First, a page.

The farm is dispersing. I recently learned that I have not one, but three bulging discs in my neck and no insurance company will cover the disc replacement I need. I am no longer physically able to sustain the farm. There won't be a garden this year. The sheep have found a wonderful new home. The horses are for sale. When they go, I'll be moving into town. Not much of a farm goddess anymore.
Rory took leave of this mortal pasture during the night. We're not sure what caused his demise. He was young and seemed healthy. Hopefully we'll get at least one nice, strong, spotted ram lamb out of him. Hopefully lambing will go well, and soon!
Hope the dog (see Ballyhoo Critters) has not been well. Her tumors have grown and a few new ones have appeared. She has good days and bad days. On the good days she ambles around, wags her tail, eats well, and likes to be petted. On the bad days she has trouble getting outside, her tail hangs, her breath is labored, and she cringes if I try to touch her. My criteria for The Decision were: she must be eating, she must be able to go outside on her own power, and she must have more good days than bad. Last night she had trouble even going out the front door. I gave her half a vicodin and I'm not even sure she slept with that. This morning she didn't want her breakfast. So it's time.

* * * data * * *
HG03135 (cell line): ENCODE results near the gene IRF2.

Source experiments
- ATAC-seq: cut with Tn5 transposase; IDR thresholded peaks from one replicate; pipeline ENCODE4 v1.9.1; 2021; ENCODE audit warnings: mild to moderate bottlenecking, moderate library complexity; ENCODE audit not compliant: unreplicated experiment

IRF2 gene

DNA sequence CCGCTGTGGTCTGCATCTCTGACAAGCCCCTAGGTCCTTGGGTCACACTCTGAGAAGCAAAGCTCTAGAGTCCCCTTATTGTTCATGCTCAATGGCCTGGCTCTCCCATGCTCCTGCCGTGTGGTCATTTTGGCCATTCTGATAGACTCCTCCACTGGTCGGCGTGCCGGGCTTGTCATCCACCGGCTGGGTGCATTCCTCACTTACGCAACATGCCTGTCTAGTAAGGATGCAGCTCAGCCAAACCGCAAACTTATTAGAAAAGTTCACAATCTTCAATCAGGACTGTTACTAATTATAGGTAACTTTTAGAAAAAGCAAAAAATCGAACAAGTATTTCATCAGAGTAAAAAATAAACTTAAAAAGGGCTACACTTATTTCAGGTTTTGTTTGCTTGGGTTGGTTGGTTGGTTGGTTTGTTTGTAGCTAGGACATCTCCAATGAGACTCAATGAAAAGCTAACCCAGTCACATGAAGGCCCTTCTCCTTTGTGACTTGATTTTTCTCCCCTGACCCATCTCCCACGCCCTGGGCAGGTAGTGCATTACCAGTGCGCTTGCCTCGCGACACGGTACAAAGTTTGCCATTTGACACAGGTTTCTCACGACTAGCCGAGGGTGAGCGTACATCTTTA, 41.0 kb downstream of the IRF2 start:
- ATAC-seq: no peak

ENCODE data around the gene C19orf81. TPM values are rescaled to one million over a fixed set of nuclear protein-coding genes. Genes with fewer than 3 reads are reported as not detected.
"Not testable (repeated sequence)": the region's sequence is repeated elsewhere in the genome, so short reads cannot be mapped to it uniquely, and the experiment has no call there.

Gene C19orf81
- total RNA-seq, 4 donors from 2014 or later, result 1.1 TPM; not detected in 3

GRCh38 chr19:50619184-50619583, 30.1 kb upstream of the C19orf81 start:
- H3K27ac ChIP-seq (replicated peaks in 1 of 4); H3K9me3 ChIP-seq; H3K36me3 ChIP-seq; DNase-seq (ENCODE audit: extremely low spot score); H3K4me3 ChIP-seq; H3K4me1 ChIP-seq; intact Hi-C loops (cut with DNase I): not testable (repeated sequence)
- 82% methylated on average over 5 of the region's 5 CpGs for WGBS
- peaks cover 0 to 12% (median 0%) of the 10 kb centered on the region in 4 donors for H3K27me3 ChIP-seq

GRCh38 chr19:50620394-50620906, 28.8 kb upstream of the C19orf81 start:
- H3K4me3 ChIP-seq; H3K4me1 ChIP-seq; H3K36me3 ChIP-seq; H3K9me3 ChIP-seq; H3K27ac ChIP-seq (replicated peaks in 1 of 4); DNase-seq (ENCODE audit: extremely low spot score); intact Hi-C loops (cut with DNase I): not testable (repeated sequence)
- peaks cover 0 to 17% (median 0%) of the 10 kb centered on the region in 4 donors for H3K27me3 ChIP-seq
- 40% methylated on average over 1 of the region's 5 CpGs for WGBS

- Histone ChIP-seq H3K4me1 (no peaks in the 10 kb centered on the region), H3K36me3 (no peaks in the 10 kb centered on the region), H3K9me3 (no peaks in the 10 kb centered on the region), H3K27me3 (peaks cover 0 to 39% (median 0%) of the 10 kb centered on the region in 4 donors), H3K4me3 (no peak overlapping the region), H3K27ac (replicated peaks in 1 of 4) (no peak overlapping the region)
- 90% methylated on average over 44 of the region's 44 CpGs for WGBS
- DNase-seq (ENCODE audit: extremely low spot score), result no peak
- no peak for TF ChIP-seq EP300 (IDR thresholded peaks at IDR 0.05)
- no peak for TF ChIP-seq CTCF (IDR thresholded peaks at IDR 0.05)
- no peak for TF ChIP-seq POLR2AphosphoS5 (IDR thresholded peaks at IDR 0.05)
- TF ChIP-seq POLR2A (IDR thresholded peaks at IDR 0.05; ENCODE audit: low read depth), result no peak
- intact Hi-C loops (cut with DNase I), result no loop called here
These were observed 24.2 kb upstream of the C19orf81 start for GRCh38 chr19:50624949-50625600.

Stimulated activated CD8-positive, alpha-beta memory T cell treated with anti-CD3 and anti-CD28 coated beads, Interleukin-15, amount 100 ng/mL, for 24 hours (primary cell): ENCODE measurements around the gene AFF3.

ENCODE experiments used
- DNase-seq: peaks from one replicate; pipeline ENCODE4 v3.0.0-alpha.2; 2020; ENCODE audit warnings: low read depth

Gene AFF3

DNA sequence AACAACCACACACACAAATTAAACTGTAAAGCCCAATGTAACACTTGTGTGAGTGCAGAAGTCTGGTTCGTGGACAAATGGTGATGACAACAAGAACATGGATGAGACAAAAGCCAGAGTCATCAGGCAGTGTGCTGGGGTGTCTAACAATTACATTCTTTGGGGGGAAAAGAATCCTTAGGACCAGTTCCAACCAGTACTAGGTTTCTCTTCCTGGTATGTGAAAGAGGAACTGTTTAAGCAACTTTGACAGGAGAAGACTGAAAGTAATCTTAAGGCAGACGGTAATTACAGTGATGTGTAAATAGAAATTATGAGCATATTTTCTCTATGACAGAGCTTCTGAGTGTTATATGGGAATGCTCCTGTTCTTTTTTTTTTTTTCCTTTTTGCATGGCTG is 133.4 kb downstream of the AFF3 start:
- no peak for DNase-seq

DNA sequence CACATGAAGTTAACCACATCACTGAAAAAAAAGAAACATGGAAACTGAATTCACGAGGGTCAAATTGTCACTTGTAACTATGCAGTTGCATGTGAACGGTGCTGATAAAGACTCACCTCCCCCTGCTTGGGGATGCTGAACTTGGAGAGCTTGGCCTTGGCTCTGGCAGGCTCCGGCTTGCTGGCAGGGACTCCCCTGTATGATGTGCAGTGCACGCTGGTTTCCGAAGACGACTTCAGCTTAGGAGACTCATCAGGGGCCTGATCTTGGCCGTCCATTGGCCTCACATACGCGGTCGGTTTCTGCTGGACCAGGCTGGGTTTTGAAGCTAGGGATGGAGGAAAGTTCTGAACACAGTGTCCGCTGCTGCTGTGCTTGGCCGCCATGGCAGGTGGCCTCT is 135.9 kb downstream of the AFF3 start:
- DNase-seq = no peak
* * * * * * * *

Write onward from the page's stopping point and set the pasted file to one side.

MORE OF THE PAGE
Knowing I'm doing the right thing doesn't make it easier. How can I be certain she's ready to go? How can I prepare her? What kind of last day should we have, to celebrate the end of her very tough life? I take this very much to heart. I am responsible for my animals' lives...and their deaths. It's the covenant I made with each of them the day I brought them home.
*I will provide you shelter, food, and safe boundaries.
*I will strive to give you a good life and, when the time comes, a respectful death. You will not die alone.
*I will try to be the person you think I am, to be worthy of the unconditional and untiring love you give me.
I've encouraged Hope to go; I'm not sure why she hangs on, unless it is her sense of loyalty. She spent the most comfortable years of her life with us. Why leave it behind? She's a dog; I can't explain things to her, things that are difficult enough for me to grasp. Later this week, when I feel strong enough to be the friend she so deserves, we'll have a good day. Then we'll say goodbye, and though it will be a rotten day for me, it'll be the best day she's had in a long, long time.
I worry that I've not done right by the little dog I saved off the road. I'm not as attached to her as I am the other dogs. It will be a relief to us, in part, that she's gone. But when I stroke her head, watching her relax into that painless final sleep, I'll know I gave her a good life, from the moment she walked into mine until the end of hers. A happy ending. Who co